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Apple Shafts Customers With DRM Deal

Yesterday, Apple announced that it is stripping digital rights management from the iTunes Music Store. That's great, but customers who want to upgrade are getting a raw deal.
Yesterday, Apple announced that it is stripping digital rights management from the iTunes Music Store. That's great, but customers who want to upgrade are getting a raw deal.Since its debut, I've downloaded about 500 tracks from the iTunes Music Store. All 500 of them are hindered by digital rights management and set at the 128-Kbps bit rate. I knew that when I bought the tracks, and had no problem with it at the time of purchase.

Now I do. Why? Because if I want to strip those tracks of the DRM that restricts them, I have to pay 30 cents per track to "upgrade." In order to get rid of the DRM on the tracks I already own, I would have to give Apple an additional $150. That's unacceptable.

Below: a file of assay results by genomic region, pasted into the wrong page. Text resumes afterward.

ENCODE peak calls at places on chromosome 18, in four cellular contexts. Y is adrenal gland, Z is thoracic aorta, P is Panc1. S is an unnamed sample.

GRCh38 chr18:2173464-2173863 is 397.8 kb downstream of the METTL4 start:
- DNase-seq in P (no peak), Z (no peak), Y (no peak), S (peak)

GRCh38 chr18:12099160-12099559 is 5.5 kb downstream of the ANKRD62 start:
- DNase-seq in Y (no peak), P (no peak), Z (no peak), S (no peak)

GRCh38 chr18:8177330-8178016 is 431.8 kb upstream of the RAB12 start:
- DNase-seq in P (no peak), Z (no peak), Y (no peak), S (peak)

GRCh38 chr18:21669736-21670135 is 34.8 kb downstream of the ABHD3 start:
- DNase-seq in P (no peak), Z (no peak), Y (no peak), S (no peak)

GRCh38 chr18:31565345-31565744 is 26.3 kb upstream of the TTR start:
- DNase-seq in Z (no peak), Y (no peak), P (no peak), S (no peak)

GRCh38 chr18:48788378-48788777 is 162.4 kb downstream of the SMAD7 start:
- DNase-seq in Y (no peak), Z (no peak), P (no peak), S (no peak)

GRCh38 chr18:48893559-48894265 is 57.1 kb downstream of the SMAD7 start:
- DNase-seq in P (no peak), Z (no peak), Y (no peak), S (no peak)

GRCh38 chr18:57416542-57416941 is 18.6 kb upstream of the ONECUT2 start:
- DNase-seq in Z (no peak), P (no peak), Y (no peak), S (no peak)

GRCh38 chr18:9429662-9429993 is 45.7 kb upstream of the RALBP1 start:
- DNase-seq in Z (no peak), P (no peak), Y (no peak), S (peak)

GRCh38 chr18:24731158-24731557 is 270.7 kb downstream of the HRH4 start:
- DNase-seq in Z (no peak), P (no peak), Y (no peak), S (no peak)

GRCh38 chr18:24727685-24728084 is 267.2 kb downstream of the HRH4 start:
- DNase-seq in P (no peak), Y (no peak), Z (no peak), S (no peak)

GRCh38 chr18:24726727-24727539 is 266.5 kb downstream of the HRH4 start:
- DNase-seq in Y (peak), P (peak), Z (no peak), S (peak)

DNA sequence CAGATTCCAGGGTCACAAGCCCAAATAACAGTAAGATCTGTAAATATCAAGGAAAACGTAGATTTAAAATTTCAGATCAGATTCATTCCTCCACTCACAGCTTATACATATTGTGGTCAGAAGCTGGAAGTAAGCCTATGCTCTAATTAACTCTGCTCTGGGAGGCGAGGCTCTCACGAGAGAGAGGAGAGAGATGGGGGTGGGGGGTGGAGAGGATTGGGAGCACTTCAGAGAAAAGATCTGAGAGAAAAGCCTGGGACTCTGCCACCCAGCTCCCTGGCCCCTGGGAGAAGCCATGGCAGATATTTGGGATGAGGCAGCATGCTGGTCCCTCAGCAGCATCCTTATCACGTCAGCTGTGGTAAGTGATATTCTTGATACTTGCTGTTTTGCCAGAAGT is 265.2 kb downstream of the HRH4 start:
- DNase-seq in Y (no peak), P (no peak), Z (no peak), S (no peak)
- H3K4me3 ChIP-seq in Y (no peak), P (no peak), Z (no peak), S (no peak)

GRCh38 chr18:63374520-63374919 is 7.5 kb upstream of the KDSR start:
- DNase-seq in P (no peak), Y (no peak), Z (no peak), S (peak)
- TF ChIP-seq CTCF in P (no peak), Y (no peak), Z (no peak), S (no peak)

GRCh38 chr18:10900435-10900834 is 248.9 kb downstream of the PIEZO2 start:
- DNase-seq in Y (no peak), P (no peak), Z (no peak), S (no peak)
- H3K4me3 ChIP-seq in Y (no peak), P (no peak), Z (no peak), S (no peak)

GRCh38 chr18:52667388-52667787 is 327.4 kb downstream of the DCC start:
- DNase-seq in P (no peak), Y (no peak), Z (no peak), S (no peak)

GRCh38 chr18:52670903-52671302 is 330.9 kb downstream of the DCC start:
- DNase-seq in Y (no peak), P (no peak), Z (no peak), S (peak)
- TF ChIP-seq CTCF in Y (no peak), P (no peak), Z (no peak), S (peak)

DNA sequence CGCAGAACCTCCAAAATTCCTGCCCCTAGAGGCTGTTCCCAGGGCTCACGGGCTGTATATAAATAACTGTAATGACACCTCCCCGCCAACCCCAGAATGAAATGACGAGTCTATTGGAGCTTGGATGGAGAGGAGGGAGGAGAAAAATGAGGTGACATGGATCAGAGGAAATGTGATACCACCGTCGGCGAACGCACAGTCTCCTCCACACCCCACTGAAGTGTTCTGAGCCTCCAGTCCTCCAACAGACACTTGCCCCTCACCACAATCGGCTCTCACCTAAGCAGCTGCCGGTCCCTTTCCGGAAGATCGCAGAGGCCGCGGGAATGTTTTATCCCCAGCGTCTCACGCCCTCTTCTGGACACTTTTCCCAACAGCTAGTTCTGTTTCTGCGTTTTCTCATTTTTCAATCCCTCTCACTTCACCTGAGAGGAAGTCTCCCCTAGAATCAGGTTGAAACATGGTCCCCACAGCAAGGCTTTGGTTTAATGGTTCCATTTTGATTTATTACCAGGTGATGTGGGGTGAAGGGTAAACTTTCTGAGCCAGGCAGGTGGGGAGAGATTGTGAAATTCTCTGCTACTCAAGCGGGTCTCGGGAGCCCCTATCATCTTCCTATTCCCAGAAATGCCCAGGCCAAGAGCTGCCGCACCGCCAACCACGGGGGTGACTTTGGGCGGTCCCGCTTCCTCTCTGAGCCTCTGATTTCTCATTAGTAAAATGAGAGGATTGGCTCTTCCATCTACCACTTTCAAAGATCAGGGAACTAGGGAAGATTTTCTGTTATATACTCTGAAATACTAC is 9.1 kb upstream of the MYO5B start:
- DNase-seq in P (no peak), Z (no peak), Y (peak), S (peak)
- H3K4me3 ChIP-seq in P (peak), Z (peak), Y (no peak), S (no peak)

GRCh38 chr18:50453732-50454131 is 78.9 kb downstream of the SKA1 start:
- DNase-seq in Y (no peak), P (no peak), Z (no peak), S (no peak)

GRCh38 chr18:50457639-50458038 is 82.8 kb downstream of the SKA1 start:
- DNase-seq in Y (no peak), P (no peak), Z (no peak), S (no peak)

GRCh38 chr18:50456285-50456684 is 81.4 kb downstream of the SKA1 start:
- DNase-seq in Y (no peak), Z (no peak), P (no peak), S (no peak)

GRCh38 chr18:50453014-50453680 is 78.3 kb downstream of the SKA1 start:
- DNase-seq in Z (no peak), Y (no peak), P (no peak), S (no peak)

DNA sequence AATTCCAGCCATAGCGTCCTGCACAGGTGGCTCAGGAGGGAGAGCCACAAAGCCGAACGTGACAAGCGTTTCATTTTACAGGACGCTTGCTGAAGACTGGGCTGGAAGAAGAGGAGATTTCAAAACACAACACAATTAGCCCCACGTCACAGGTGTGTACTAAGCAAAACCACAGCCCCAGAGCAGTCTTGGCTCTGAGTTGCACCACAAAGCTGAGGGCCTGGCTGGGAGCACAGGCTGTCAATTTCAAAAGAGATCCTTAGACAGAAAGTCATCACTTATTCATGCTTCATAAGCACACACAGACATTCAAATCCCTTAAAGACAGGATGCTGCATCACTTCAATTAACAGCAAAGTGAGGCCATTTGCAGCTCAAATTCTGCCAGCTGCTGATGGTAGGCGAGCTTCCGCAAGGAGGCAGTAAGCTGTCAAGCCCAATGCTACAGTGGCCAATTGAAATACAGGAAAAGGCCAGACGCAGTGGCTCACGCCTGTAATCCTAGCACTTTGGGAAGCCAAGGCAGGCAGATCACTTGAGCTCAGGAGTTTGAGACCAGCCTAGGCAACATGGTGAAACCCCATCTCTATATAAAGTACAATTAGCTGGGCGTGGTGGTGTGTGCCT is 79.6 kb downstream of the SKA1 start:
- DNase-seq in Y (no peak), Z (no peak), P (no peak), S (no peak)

I don't have a problem paying a bit more for higher quality tracks, but charging me a second time to unlock music I've already bought is just plain wrong.

This is partly why I've been using Amazon's DRM-free download service since it opened. Amazon often charges less than Apple, has all DRM-free music, and offers better quality for less money.

Apple, give your loyal customers a chance to unlock their DRM on their iTunes-bought tracks for free.

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Sara Peters, Editor-in-Chief, InformationWeek / Network Computing
John Edwards, Technology Journalist & Author
John Edwards, Technology Journalist & Author
James M. Connolly, Contributing Editor and Writer